Top news: Pointing to an ailing "mind and body," Pope Benedict XVI announced Monday that he would resign, the first leader of the Roman Catholic Church to do so since 1415.
“In today’s world, subject to so many rapid changes and shaken by questions of deep relevance for the life of faith, in order to govern the bark of St. Peter and proclaim the gospel, both strength of mind and body are necessary, strength which in the last few months has deteriorated in me to the extent that I have had to recognize my incapacity to adequately fulfill the ministry entrusted to me,” the pope said. “For this reason, and well aware of the seriousness of this act, with full freedom, I declare that I renounce the ministry of Bishop of Rome, Successor of St. Peter.”
Appointed in 2005, at the age of 78, Benedict XVI -- born Joseph Ratzinger in Bavaria, Germany -- was the oldest pope appointed since the 18th century, and the last few years of his tenure have been marked by declining health and increasing frailty. But during his tenure, Benedict guided the church through an ever-widening sexual abuse scandal, and though his response to the crisis has been criticized, he met with victims and apologized for the abuse.
Benedict's resignation sets the table for a papal conclave in mid-March that is likely to see a heated argument over the church's future. The church has seen its power wane in Europe, but is on the rise in Latin America, Africa, and Asia, and the appointment of a non-European pope would represent a watershed moment in the church's history as it seeks to maintain its position into the 21st century.
United States: A National Intelligence Estimate -- a report summarizing the consensus views of U.S. spy agencies -- has concluded that the United States faces a sustained cyber-espionage effort undertaken largely by China and aimed at stealing commercial secrets. Much of the Chinese effort has been directed at U.S. companies -- including finance, information technology, and aerospace firms -- and the report concludes that the hacking constitutes a threat to U.S. competitiveness.
- Members of the Tunisian president's party threatened to resign their cabinet posts -- then withdrew the threat -- amid an ongoing political crisis.
- Talks aimed at ending the nearly two-year long protest movement in Bahrain began between the government and opposition factions.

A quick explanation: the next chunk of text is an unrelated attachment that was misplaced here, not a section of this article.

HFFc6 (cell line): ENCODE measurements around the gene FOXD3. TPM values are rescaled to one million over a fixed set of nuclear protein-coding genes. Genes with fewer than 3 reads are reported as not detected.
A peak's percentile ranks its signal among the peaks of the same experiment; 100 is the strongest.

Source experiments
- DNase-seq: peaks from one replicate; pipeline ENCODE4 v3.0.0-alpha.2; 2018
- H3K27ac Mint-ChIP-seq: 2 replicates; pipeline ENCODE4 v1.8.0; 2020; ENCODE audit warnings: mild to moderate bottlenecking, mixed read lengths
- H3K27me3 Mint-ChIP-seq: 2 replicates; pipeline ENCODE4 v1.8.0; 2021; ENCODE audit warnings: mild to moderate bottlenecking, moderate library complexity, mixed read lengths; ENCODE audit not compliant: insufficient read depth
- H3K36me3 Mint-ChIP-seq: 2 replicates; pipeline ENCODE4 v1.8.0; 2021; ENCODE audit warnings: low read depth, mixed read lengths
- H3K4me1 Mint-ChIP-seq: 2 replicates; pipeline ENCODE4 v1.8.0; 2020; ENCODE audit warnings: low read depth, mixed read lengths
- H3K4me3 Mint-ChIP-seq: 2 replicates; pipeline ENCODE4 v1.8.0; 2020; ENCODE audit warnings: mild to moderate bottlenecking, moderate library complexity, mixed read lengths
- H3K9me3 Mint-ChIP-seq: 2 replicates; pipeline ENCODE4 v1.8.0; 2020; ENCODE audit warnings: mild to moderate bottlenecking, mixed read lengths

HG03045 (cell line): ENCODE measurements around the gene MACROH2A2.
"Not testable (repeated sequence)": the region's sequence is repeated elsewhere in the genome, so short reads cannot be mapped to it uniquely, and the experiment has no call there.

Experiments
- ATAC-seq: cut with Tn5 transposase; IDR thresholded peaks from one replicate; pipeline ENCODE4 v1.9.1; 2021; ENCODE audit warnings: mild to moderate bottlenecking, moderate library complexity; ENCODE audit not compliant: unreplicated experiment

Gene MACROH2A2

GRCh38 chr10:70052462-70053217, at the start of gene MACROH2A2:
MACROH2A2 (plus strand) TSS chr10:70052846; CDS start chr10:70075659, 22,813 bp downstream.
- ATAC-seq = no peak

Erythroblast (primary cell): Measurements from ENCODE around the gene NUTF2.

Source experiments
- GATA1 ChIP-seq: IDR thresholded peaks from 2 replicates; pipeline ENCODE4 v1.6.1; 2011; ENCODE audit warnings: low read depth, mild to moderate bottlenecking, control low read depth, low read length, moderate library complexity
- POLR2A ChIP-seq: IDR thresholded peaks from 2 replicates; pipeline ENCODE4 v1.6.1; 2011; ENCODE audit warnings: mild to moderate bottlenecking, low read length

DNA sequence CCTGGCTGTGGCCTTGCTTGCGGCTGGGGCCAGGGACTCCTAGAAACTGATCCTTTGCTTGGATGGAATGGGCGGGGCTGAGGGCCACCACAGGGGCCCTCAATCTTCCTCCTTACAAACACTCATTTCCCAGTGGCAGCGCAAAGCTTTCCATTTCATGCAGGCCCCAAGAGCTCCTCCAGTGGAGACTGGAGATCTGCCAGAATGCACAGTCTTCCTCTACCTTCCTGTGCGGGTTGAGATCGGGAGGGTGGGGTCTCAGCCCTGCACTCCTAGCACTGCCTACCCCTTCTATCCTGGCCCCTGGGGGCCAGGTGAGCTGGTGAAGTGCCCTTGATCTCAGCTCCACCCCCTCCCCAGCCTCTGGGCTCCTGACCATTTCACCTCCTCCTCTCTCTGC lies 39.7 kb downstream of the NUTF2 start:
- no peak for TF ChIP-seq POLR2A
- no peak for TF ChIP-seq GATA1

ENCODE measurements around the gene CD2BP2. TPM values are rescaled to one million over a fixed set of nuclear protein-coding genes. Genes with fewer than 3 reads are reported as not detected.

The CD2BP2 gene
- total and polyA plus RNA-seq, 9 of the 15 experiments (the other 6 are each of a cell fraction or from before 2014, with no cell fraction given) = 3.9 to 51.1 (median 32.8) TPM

- A leader of the Syrian opposition said that the failure of the government to accept his offer to enter talks sends a "very negative" message.
- General Joseph Dunford took command of American and international forces in Afghanistan, making him the 15th and likely last general of the decade-plus long war.
- On the heels of a life sentence for Abdul Kader Mullah on war crimes charges, hundreds of thousands are protesters massed in the streets of Dhaka demanding the death penalty.
- Amid accusations he did not receive a fair trial, a Kashmiri charged with carrying out a 2001 attack on India's parliament was hanged.
- Russian authorities placed Sergei Udaltsov, a prominent opposition leader, under house arrest and banned him from using the internet.
- Germany's education minister resigned Saturday after her university withdrew part of her thesis after it was discovered she had plagiarized parts of it.
- A scandal over the use of horsemeat as a substitute for beef widened to 16 countries.
- Malian troops carried out house-to-house searches in search of rebel fighters in the northern town of Gao.
- Rebels carried out the second suicide attack in two days against French and Malian force in Gao.
- More than 100 people were killed in South Sudan after one tribe attacked another that was moving cattle.
- U.S. President Barack Obama is expected to argue during his State of the Union address in favor of reducing his country's nuclear arsenal, and White House officials are likely to reduce the number of deployed warheads to just over 1,000.
- Mexican authorities said they had captured the head of security for Joaquin Guzman, Mexico's most wanted drug lord better known as "El Chapo."
- Venezuela devalued its currency in a move aimed at shoring up the country's import reliant economy.